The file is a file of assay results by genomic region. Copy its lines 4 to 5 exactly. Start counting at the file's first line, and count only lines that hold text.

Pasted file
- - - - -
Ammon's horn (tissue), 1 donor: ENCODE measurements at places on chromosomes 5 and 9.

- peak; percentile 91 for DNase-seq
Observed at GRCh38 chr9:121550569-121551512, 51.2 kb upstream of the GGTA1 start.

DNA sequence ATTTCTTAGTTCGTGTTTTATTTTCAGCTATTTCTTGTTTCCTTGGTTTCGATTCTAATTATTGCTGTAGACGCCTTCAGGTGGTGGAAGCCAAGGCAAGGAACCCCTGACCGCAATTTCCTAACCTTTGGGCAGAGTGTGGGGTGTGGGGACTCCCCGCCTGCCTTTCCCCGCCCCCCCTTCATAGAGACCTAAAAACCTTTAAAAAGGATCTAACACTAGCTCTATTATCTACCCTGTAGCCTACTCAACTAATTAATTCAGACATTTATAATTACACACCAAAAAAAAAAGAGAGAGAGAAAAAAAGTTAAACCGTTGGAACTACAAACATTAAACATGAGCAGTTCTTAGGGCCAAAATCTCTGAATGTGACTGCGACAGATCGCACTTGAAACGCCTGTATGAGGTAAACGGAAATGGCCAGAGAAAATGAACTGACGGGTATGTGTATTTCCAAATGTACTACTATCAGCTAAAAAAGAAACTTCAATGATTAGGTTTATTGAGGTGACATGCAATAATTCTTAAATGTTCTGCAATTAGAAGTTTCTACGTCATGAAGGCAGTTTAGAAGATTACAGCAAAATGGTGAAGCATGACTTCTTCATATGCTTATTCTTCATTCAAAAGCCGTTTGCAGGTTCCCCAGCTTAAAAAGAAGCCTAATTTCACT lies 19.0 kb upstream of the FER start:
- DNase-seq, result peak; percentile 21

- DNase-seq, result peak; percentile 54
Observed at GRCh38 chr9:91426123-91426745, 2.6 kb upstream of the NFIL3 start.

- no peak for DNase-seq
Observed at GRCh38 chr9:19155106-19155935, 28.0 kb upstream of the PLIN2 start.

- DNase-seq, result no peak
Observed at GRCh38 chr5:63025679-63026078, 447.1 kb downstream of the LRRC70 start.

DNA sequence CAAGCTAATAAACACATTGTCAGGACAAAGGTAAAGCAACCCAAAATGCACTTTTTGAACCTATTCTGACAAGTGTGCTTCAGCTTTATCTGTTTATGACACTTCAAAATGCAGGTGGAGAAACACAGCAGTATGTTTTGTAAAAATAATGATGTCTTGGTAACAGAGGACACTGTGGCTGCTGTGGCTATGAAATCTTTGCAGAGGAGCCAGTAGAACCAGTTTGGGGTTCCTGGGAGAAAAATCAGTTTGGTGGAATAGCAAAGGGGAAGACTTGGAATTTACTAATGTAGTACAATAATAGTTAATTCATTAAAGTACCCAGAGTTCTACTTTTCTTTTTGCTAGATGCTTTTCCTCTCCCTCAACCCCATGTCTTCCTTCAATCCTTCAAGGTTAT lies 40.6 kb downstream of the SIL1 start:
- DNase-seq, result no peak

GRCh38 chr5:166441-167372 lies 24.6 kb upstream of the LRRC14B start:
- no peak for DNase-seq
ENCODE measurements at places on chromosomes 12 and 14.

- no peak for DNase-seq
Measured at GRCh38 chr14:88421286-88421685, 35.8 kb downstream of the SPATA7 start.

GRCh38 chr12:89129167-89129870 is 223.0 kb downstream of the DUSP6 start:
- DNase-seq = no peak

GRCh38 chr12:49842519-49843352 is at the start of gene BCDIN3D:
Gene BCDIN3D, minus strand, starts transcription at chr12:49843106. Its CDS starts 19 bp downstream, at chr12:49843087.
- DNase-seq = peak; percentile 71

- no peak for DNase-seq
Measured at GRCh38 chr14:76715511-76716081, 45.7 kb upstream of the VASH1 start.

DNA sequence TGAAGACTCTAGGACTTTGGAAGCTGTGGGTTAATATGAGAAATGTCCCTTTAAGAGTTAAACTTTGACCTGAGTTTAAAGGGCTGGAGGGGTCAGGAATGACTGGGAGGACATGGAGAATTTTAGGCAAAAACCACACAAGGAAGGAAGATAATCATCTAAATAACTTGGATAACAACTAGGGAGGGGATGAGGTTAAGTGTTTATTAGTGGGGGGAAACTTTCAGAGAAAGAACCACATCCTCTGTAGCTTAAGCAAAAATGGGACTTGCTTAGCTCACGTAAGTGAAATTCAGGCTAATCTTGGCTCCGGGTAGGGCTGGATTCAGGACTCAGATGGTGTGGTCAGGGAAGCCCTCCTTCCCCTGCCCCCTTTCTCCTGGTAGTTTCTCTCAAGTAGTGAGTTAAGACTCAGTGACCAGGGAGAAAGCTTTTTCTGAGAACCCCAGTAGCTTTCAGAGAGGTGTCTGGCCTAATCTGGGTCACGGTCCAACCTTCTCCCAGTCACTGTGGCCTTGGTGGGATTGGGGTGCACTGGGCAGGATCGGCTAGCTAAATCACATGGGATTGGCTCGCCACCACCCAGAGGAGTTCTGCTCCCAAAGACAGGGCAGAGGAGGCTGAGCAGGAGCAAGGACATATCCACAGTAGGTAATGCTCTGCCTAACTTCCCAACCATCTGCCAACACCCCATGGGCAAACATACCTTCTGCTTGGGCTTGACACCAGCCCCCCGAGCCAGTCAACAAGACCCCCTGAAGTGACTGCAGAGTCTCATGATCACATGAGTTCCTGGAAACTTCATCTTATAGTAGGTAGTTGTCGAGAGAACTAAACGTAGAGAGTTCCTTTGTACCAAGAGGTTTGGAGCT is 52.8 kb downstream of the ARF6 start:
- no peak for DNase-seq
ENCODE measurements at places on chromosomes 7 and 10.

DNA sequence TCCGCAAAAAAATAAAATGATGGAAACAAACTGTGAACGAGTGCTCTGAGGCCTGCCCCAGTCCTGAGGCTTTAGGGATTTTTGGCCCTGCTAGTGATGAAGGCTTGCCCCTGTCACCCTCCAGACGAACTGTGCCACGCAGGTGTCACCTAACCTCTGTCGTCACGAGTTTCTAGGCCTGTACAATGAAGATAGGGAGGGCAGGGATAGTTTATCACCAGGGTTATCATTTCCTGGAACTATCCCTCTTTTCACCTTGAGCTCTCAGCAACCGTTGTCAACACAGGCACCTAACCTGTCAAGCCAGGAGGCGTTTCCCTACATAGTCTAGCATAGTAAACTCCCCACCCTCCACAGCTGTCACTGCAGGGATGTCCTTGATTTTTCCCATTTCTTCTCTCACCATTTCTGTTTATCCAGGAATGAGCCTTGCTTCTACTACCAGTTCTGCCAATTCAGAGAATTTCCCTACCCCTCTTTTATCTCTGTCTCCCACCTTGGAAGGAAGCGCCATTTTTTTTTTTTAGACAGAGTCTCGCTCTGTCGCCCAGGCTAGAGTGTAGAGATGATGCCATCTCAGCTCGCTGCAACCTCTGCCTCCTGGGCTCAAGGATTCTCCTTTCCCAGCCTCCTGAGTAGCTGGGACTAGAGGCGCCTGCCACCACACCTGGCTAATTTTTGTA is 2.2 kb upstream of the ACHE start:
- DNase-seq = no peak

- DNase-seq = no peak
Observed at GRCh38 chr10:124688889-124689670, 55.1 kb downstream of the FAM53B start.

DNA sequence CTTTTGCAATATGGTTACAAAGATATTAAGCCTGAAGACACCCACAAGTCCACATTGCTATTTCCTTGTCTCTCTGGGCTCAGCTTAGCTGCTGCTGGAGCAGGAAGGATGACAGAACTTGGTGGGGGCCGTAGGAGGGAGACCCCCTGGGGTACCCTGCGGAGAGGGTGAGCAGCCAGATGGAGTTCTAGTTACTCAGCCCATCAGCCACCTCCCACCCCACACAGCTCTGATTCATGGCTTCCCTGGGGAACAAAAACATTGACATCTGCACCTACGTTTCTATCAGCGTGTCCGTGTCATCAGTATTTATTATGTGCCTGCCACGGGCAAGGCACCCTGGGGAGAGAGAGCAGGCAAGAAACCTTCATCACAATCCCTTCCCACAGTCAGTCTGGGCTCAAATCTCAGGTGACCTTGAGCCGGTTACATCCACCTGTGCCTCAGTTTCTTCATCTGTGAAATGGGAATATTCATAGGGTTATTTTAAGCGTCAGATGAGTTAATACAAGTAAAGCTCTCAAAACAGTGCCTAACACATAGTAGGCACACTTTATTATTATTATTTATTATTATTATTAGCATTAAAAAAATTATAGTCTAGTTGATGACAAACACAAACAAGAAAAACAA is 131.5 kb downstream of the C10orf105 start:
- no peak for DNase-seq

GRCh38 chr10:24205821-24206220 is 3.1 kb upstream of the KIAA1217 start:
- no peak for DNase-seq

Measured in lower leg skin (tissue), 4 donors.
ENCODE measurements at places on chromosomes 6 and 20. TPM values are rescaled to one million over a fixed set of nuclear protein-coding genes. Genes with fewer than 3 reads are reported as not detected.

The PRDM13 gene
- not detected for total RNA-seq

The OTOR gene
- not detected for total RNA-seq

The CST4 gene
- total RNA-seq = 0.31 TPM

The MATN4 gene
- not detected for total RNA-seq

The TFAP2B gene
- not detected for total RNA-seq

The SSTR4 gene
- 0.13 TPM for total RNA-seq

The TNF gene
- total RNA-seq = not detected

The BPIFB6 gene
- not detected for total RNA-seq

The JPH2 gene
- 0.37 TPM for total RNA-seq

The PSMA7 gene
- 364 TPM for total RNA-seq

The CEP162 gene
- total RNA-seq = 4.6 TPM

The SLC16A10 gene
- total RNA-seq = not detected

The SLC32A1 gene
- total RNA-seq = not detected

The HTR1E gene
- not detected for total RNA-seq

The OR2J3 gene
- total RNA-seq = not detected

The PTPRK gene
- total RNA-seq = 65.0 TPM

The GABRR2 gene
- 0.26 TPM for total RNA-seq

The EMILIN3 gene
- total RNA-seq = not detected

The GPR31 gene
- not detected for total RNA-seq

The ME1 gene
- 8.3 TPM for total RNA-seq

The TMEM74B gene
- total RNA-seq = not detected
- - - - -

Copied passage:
DNA sequence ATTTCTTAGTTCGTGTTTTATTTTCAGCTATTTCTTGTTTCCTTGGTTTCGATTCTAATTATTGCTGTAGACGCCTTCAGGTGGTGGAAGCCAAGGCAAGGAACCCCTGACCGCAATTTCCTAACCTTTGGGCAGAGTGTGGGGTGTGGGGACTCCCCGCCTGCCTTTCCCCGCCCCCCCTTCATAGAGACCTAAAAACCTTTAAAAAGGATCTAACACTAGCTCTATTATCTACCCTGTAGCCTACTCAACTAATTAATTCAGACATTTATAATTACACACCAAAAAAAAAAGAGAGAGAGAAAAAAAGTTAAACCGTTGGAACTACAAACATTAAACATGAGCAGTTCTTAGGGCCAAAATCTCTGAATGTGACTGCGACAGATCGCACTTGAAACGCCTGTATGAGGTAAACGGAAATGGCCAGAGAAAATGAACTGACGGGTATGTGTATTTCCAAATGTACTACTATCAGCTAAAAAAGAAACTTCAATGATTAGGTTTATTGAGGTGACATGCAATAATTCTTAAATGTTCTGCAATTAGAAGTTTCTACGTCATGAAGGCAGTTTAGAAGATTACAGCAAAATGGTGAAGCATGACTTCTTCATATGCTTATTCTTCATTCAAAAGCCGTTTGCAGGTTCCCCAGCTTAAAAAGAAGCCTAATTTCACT lies 19.0 kb upstream of the FER start:
- DNase-seq, result peak; percentile 21